For those trying to wrestle with the struggle to keep small towns alive, maybe we should review why small towns came to exist in the first place.
Long before rural America there were places where Homo Sapiens gathered because of food supply, shelter from elements or danger, or just because Homo Sapiens tend to be social. As time and the advent of weapons, clothing, and cooked food progressed, those who were skilled in the production of these and related items (and services) established an environment where items of acknowledged value could be exchanged for items of comfort value. (I find it interesting that the acceptance of an otter pelt would have involved much the same “swipe” through the buyer’s hand as today’s plastic authentication. Not to mention that items for small hands were probably “low hanging fruit” near the exchange point.)
Then, somebody invented money. Something you could carry around a lot easier than a chunk of goat cheese or the goats necessary or multiple serfs that you wished to trade for one warrior with armor and weapons.
Fast forward to early America where artisans, hunters, and farmers had established the first “Mall of America,” which also offered certain exotic imports, like tea.
In its infant stages, small town America relied heavily on the same streams as had the indigenous for interconnection. As trails became roads, a pattern of consolidation began to emerge. In average terrain, a horse walks at about six miles per hour. A man walks at about four miles per hour. Places of convergence tended to be about ten miles apart so that roughly an hour’s travel would facilitate trade. Today, the majority of these “centers of commerce” are noted on each side of the highway by opposite-facing trivia markers.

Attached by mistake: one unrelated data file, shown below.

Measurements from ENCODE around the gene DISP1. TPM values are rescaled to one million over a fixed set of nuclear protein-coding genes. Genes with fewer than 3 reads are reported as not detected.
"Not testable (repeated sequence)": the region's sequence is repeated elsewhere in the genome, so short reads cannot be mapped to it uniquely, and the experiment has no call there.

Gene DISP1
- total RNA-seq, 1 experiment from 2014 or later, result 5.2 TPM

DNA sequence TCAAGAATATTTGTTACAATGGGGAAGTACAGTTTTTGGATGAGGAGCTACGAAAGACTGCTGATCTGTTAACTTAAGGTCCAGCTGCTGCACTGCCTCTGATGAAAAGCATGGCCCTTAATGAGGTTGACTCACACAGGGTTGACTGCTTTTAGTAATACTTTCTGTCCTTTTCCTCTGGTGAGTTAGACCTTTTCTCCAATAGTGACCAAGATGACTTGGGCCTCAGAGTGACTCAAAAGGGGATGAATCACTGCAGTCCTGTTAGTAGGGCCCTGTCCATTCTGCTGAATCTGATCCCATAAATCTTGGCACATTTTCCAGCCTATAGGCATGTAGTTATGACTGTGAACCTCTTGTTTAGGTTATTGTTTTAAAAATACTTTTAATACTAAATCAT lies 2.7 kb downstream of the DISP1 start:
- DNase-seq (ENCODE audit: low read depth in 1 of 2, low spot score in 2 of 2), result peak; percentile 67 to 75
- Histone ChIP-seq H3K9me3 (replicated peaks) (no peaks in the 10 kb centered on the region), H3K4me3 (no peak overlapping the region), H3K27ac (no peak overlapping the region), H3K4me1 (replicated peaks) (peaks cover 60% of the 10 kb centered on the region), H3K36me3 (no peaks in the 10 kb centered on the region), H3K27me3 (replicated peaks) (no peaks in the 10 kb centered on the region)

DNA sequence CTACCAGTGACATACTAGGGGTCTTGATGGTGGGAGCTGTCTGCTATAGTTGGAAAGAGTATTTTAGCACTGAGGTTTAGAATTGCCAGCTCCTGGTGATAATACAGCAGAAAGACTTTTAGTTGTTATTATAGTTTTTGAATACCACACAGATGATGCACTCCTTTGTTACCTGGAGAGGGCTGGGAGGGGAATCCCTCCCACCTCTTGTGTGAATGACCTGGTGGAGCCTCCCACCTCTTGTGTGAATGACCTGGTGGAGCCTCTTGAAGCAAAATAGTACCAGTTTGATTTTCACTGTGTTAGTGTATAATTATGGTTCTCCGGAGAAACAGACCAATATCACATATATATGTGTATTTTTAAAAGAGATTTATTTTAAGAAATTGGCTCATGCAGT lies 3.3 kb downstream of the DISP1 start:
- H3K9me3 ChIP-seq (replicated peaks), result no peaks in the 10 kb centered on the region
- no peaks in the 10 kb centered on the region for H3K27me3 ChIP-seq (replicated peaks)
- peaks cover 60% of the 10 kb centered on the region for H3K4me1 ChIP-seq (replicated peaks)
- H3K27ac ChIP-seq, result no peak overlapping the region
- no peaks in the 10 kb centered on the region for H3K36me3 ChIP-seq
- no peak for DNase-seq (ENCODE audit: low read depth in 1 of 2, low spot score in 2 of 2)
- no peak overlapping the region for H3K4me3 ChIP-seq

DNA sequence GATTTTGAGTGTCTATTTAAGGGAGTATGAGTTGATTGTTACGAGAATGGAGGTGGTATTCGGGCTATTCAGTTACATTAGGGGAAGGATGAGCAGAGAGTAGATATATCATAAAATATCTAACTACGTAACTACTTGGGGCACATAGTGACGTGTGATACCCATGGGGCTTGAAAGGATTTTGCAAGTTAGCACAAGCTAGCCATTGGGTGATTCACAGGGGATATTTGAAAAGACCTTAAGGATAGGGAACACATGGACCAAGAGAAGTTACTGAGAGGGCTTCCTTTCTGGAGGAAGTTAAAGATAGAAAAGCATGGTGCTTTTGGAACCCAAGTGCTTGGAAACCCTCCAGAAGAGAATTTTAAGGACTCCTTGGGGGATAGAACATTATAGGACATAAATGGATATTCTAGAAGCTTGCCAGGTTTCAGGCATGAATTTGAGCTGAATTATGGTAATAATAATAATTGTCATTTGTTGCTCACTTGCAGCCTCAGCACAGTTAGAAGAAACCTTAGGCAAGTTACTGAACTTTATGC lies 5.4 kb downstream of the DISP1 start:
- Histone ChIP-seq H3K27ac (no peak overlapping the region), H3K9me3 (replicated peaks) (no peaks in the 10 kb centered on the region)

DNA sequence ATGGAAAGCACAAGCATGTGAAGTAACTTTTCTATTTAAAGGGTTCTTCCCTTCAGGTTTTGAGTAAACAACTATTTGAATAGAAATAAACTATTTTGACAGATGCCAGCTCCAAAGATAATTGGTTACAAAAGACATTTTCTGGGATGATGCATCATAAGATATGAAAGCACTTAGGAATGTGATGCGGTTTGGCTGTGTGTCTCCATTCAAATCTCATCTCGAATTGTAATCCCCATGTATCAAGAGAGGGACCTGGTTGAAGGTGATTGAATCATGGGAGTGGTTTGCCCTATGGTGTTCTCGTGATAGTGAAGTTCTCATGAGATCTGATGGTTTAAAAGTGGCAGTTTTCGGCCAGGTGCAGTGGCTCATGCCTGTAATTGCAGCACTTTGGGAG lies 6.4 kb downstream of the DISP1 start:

As you have probably noticed, many of our small towns are teetering on the edge of the sinkhole. Why? Because the tactile association has been supplanted by expediency and evolution.
When people travel increasing distances to find employment to fit their skills and stores are conveniently located with a right turn as they head home, the impact on hometown business do add sales tax revenue, that stops well short of the support the once-thriving merchant community once provided to local community services.
If, for no other reason, the increased revenue from a fuel tax increase would at least aid local government in maintaining the infrastructure that at least brings people home at night to keep the community alive.
The money a town receives from fuel tax is based on fuel sold within its borders. No doubt the building of Loves superstation has helped New London. Perry and Center currently rely on one fuel source each, but the roughly 10 and 8 thousand dollar boost respectively can help a lot of streets.
So, it’s not that Missouri’s fuel tax does not need adjusting. The issue is that Prop D, as written, has numerous parasitic attachments to a simple fuel tax issue that voters can’t “line item veto.” Besides, it would seem that more money should go to maintaining roads than to “essential” highway patrol oversight. $65 mil for MoDOT and $100 mil for HP lacks parity. Give me a fuel tax Prop that deals only and fairly with fuel tax and I’m all for it.
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